In the very well-written article found at http://www.build.com.au/window-acoustics-and-noise-control and related articles, double-glazing is mentioned, offering up to 57% noise reductions using the configuration given. What configuration or process do airports use to control (and eliminate) airplane noise? What desiccant can be used for a DIY project for a gap of 100 mm)? Silica gel packs? How much per ft2? Will they need to be replaced? What type of caulk or sealant should be used? Is there a way to reduce the noise vibrations by placing the panes on some rubbery or foam-like frame? Is there some information on the type of material that should be used to block certain specific frequencies (such as bus accelerating noise that vary considerably based on year, maintenance, type of motor or muffler used,...)? Has any experiment been done on the effectiveness of using films that can be applied on windows, such as ones that can be applied with a heat gun, or those films that are placed with water? Sorry for the number of questions.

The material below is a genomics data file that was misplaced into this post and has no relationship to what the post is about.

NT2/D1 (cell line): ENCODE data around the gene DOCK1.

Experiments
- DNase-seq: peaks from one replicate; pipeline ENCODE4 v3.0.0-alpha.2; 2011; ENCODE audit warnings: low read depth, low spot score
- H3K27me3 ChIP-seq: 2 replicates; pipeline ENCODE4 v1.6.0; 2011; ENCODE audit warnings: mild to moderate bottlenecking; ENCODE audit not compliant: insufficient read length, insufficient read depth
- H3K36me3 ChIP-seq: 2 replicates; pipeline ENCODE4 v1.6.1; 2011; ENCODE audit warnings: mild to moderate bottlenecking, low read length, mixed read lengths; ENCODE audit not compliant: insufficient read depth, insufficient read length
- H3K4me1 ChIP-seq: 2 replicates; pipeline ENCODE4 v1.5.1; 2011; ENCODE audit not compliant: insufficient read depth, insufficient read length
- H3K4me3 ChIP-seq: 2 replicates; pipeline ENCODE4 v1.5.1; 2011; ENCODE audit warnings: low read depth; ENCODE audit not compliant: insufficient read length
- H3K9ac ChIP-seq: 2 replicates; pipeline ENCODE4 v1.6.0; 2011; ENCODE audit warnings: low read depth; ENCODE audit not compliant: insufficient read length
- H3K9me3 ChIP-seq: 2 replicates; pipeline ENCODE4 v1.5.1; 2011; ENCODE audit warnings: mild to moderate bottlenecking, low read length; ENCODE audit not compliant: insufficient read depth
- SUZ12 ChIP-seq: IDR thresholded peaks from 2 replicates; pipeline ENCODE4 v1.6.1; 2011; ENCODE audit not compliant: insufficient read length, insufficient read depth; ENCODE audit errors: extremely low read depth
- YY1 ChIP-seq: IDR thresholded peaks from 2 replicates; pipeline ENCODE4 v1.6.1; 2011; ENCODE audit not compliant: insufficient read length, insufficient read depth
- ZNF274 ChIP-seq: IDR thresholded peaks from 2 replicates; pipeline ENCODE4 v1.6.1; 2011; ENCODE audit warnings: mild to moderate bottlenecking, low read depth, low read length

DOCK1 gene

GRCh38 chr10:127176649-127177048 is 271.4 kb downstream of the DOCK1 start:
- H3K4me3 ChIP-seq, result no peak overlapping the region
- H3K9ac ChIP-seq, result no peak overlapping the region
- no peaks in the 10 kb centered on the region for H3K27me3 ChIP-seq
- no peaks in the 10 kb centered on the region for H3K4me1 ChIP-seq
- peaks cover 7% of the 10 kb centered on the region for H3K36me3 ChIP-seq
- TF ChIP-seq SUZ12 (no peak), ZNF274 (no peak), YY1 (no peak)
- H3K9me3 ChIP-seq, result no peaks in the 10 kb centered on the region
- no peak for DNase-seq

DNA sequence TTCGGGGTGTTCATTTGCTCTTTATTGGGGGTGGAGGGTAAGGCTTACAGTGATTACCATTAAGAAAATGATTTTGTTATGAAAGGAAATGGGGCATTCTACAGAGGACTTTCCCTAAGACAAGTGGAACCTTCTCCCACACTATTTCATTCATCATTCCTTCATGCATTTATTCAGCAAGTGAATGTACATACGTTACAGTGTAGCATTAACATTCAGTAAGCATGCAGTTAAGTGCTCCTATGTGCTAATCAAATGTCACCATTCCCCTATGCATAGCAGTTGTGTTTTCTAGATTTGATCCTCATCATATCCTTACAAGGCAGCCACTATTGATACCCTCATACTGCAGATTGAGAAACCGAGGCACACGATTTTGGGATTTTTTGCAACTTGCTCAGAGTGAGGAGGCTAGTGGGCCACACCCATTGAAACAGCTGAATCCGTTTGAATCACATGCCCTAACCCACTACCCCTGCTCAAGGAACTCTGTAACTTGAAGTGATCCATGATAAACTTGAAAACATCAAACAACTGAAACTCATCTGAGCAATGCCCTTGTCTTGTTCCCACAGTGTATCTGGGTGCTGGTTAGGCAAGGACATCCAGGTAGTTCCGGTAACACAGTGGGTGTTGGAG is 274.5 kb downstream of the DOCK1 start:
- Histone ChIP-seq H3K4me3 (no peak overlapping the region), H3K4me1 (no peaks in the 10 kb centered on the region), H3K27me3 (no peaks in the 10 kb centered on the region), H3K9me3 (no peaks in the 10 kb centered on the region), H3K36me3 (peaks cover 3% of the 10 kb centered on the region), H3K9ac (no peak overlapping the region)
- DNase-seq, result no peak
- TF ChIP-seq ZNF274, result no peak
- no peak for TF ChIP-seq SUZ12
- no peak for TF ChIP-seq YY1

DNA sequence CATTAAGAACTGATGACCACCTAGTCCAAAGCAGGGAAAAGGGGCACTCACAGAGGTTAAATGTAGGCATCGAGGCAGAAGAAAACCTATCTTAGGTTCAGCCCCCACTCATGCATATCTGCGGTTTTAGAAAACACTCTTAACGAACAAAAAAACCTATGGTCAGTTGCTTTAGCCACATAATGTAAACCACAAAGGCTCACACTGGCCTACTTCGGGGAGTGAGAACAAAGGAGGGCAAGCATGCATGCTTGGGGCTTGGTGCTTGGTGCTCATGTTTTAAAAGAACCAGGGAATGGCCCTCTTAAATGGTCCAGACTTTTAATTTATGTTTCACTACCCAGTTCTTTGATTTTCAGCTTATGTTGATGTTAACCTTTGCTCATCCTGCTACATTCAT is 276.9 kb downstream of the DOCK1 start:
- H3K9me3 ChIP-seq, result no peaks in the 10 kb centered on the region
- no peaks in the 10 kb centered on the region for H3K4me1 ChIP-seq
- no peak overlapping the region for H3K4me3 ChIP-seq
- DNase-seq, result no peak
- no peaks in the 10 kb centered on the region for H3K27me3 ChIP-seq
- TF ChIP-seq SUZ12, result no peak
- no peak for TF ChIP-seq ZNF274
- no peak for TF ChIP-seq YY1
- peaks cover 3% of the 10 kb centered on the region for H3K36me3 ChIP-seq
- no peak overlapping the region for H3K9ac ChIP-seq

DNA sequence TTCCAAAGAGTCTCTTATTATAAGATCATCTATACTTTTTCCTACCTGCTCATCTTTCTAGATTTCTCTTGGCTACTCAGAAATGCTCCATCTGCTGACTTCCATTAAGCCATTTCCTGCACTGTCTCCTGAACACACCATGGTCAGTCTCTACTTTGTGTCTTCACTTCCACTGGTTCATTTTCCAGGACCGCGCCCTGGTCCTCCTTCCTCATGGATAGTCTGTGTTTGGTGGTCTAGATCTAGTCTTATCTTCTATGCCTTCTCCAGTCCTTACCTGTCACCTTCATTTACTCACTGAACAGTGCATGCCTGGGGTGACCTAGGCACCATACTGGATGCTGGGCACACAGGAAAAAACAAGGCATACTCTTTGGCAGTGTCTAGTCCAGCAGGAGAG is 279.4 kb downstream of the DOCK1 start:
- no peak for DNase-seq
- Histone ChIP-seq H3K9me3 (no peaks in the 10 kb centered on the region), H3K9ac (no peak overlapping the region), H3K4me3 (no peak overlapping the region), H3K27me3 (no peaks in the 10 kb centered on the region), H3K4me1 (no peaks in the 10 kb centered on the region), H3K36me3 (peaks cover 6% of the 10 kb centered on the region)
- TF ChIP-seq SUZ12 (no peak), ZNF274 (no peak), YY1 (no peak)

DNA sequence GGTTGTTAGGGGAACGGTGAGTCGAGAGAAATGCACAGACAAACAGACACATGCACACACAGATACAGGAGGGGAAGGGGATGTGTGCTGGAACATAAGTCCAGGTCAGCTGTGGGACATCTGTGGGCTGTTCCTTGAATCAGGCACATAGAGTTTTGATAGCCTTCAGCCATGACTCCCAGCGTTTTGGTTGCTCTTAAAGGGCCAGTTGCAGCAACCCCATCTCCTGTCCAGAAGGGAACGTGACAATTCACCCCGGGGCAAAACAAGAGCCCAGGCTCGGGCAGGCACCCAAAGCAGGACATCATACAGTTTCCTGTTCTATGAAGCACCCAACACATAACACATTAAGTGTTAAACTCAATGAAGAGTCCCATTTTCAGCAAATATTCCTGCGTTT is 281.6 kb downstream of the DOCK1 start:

We've discussed your questions with some window experts, and the simple answer to these questions is that producing 'good' double glazing is a fairly exact and careful process. With DIY, there are just too many different things that can go wrong.
Some window films do offer some acoustic dampening, but obviously it's worth paying attention to the frequencies and amounts of noise they're designed to deal with. We don't have any specific studies to point to, but our understanding is that for most practical purposes double glazing will easily outperform pretty much all retrofit window film for acoustic control.
Our advice would be to have a chat with some soundproofing or acoustics specialists and see what kind of solutions they're able to recommend for your particular situation.
Hope this helps,
The BUILD team.